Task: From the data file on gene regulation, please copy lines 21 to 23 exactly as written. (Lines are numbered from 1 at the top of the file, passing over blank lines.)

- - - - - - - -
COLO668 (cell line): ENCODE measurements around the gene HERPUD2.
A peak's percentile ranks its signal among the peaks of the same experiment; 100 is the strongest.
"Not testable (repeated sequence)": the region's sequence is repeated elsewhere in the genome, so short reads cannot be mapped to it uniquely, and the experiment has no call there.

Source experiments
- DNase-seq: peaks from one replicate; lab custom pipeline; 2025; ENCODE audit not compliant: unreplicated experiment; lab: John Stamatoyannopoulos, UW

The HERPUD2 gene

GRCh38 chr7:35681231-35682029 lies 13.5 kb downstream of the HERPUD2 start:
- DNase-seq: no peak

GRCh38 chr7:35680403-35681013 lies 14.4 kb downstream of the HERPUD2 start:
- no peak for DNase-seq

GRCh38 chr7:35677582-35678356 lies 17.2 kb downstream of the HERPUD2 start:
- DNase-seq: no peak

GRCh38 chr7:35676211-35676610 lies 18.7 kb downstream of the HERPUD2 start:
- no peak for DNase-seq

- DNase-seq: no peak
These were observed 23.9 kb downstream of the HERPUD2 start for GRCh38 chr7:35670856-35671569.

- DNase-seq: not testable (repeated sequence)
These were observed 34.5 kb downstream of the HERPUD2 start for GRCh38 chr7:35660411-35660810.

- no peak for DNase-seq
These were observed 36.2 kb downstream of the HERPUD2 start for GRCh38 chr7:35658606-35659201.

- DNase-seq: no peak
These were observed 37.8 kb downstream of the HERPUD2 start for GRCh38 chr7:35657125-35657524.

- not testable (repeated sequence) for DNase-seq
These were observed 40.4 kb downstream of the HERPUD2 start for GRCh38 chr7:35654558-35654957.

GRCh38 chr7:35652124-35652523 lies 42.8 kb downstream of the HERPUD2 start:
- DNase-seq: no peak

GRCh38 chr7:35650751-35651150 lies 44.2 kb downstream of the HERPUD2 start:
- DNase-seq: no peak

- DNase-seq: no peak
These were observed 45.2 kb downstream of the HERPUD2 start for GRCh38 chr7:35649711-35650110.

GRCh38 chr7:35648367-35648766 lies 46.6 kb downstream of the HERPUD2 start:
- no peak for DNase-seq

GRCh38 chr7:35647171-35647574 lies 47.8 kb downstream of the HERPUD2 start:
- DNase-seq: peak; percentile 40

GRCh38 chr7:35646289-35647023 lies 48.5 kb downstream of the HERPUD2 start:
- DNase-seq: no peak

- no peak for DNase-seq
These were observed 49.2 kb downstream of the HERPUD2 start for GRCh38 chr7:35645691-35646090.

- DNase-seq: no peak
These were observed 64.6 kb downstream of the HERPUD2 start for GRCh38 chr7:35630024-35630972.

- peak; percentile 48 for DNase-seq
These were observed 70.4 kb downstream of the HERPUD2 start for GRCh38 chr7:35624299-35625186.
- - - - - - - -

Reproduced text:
- DNase-seq: no peak
These were observed 37.8 kb downstream of the HERPUD2 start for GRCh38 chr7:35657125-35657524.

- not testable (repeated sequence) for DNase-seq